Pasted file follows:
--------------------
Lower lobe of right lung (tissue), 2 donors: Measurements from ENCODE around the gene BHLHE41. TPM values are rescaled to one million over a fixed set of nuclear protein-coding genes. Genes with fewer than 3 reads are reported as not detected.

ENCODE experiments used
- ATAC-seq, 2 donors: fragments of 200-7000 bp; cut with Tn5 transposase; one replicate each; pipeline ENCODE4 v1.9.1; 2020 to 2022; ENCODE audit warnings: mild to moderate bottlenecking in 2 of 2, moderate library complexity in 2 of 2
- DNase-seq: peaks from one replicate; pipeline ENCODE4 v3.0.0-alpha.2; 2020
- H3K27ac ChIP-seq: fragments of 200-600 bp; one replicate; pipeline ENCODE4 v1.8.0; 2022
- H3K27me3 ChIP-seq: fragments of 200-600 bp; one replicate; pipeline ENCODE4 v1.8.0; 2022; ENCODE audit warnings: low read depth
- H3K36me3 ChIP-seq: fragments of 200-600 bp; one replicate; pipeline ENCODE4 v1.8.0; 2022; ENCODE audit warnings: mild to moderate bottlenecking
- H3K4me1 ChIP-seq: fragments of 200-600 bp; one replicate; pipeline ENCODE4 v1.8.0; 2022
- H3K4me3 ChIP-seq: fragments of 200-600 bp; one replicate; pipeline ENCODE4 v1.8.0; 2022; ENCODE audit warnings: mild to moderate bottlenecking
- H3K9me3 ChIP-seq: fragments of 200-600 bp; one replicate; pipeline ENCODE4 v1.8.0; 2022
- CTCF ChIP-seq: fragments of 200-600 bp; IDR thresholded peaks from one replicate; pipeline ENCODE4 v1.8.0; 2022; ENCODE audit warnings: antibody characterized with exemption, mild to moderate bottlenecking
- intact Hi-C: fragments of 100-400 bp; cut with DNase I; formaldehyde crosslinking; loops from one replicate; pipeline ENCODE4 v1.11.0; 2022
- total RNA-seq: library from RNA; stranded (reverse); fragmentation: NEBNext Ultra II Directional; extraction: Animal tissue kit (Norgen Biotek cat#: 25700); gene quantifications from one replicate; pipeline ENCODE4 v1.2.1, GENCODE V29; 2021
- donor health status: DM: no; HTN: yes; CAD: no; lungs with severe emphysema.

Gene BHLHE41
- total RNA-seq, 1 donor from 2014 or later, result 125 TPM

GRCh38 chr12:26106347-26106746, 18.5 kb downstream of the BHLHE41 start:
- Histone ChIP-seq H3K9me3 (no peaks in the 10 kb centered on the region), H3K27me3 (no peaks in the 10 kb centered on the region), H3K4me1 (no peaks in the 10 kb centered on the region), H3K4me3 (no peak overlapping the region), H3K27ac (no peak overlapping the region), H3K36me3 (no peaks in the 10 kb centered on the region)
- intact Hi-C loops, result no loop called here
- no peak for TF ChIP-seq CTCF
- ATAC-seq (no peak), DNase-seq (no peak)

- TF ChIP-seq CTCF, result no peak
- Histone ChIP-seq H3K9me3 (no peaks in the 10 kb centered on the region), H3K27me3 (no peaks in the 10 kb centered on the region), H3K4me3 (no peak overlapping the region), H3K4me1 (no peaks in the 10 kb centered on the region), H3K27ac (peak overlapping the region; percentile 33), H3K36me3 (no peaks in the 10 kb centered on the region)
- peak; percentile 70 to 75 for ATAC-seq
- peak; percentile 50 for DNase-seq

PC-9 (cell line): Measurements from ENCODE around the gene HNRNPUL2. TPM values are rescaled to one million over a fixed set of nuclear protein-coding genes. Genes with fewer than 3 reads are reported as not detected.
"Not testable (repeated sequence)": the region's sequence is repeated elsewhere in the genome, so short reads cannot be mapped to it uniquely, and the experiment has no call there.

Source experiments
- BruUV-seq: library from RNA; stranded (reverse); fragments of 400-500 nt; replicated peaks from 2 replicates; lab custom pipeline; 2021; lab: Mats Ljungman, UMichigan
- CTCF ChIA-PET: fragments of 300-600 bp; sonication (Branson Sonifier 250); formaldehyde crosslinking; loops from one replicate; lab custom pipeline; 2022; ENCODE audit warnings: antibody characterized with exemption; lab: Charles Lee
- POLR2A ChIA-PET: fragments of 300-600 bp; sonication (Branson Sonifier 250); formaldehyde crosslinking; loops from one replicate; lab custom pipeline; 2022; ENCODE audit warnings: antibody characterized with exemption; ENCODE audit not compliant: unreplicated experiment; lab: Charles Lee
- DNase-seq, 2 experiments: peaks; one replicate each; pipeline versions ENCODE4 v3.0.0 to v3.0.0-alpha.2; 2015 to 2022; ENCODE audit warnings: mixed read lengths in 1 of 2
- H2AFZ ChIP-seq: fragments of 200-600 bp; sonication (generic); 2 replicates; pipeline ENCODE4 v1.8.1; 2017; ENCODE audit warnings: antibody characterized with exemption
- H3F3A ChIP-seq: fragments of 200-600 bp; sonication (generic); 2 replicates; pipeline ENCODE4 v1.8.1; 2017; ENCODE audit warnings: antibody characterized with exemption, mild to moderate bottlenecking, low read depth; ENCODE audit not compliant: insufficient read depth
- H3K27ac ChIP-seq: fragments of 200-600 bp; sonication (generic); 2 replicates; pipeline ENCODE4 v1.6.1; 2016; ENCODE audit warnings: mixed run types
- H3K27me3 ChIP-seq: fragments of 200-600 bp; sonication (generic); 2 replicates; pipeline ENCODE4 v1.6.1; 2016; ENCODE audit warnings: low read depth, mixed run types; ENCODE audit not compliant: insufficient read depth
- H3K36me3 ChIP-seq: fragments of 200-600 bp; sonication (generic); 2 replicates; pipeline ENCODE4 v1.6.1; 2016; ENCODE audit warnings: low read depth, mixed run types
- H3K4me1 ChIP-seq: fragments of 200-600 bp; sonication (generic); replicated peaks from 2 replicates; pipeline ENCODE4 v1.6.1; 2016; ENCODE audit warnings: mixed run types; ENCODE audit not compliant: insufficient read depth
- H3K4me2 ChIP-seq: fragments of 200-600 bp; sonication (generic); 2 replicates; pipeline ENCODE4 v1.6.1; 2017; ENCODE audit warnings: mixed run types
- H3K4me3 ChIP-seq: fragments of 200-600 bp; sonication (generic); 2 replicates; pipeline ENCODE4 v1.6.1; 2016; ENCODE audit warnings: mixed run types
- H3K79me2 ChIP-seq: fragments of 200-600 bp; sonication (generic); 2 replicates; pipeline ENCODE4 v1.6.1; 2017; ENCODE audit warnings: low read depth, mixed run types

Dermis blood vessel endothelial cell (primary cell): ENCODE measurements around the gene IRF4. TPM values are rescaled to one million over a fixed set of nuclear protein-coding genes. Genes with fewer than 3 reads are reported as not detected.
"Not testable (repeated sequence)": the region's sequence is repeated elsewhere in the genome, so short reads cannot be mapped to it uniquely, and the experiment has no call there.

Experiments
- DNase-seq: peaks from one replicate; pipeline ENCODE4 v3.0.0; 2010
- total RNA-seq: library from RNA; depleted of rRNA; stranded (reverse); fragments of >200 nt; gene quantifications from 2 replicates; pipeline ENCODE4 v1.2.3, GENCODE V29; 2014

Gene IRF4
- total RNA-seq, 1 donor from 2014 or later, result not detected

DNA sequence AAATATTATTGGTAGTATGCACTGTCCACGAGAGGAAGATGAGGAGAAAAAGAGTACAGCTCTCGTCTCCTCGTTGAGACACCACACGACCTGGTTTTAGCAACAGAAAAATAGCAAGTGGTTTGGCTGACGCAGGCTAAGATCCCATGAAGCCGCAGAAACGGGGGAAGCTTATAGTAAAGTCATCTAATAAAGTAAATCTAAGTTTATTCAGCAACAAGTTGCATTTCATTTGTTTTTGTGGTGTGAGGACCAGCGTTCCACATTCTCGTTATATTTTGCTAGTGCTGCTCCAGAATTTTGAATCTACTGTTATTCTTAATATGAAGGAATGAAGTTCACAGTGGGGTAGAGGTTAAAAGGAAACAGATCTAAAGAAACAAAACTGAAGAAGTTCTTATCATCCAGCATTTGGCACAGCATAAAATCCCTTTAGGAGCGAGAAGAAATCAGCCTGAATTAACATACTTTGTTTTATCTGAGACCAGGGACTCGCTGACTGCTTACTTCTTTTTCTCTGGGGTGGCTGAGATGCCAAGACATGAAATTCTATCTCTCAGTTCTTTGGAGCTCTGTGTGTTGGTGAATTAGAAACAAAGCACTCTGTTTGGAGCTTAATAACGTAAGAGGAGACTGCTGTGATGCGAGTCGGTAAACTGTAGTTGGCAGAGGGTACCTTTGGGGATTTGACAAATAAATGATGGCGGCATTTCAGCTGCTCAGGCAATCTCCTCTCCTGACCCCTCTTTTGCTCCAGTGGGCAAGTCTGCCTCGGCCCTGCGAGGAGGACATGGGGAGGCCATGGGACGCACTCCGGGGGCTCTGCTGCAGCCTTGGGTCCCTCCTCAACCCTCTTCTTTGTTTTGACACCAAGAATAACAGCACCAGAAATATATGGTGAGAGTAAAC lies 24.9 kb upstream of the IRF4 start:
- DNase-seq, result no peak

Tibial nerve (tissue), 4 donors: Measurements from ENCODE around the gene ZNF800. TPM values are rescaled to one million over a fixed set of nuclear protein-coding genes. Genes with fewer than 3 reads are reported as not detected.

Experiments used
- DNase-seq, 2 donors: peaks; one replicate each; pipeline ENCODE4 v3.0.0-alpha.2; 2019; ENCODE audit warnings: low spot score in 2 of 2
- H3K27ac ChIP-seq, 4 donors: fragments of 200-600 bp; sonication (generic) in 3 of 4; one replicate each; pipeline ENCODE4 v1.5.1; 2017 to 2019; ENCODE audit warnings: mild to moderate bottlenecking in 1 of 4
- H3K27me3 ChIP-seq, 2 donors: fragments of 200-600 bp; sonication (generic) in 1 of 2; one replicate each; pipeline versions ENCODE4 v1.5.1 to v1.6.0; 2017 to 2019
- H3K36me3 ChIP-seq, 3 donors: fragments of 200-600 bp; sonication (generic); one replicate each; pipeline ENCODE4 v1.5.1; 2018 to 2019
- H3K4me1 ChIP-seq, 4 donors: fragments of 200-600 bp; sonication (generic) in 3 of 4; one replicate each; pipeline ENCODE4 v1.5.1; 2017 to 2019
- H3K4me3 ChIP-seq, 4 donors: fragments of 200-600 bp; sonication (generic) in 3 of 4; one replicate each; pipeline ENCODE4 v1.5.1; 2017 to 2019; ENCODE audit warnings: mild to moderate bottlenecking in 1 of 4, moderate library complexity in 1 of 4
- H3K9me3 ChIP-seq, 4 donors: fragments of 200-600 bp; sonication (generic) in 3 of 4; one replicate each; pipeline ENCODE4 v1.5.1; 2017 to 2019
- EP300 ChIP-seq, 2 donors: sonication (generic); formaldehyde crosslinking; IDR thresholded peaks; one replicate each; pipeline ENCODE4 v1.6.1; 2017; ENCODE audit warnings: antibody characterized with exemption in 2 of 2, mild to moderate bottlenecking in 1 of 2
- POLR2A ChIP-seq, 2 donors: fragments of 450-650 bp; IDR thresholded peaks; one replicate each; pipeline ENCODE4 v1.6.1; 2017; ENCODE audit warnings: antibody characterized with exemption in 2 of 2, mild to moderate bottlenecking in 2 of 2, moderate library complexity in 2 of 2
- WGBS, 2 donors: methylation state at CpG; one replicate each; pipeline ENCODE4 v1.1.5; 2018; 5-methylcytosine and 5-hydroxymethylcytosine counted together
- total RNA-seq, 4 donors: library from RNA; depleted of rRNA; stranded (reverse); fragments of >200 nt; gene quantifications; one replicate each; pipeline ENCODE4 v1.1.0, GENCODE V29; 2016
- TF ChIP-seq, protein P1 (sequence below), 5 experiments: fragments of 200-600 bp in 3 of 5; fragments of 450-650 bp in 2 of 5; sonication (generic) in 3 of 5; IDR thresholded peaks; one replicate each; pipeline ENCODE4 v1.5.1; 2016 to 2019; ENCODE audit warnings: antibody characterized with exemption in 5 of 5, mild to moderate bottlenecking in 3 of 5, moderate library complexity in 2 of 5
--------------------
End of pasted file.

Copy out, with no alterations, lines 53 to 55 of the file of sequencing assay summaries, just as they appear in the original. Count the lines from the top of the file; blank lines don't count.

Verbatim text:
- DNase-seq, 2 donors: peaks; one replicate each; pipeline ENCODE4 v3.0.0-alpha.2; 2019; ENCODE audit warnings: low spot score in 2 of 2
- H3K27ac ChIP-seq, 4 donors: fragments of 200-600 bp; sonication (generic) in 3 of 4; one replicate each; pipeline ENCODE4 v1.5.1; 2017 to 2019; ENCODE audit warnings: mild to moderate bottlenecking in 1 of 4
- H3K27me3 ChIP-seq, 2 donors: fragments of 200-600 bp; sonication (generic) in 1 of 2; one replicate each; pipeline versions ENCODE4 v1.5.1 to v1.6.0; 2017 to 2019